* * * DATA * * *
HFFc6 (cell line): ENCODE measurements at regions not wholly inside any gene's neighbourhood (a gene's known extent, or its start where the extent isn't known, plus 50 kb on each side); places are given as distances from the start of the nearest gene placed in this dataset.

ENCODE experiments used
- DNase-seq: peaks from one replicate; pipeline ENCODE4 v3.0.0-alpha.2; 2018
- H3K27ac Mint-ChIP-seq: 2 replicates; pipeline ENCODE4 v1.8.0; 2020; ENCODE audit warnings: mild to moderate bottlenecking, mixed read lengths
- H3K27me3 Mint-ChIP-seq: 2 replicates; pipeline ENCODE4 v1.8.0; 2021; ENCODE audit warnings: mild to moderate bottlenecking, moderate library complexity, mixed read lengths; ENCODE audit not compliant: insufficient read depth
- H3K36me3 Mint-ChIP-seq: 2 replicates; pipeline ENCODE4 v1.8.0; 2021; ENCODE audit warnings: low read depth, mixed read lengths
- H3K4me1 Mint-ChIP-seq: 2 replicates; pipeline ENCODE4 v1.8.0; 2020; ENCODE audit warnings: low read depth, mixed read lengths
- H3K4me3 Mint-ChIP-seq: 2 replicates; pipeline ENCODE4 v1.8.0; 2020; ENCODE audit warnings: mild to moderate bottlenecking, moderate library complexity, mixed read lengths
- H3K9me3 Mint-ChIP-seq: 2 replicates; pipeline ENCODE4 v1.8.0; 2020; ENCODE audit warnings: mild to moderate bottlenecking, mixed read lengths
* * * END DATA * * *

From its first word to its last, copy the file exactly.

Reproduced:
HFFc6 (cell line): ENCODE measurements at regions not wholly inside any gene's neighbourhood (a gene's known extent, or its start where the extent isn't known, plus 50 kb on each side); places are given as distances from the start of the nearest gene placed in this dataset.

ENCODE experiments used
- DNase-seq: peaks from one replicate; pipeline ENCODE4 v3.0.0-alpha.2; 2018
- H3K27ac Mint-ChIP-seq: 2 replicates; pipeline ENCODE4 v1.8.0; 2020; ENCODE audit warnings: mild to moderate bottlenecking, mixed read lengths
- H3K27me3 Mint-ChIP-seq: 2 replicates; pipeline ENCODE4 v1.8.0; 2021; ENCODE audit warnings: mild to moderate bottlenecking, moderate library complexity, mixed read lengths; ENCODE audit not compliant: insufficient read depth
- H3K36me3 Mint-ChIP-seq: 2 replicates; pipeline ENCODE4 v1.8.0; 2021; ENCODE audit warnings: low read depth, mixed read lengths
- H3K4me1 Mint-ChIP-seq: 2 replicates; pipeline ENCODE4 v1.8.0; 2020; ENCODE audit warnings: low read depth, mixed read lengths
- H3K4me3 Mint-ChIP-seq: 2 replicates; pipeline ENCODE4 v1.8.0; 2020; ENCODE audit warnings: mild to moderate bottlenecking, moderate library complexity, mixed read lengths
- H3K9me3 Mint-ChIP-seq: 2 replicates; pipeline ENCODE4 v1.8.0; 2020; ENCODE audit warnings: mild to moderate bottlenecking, mixed read lengths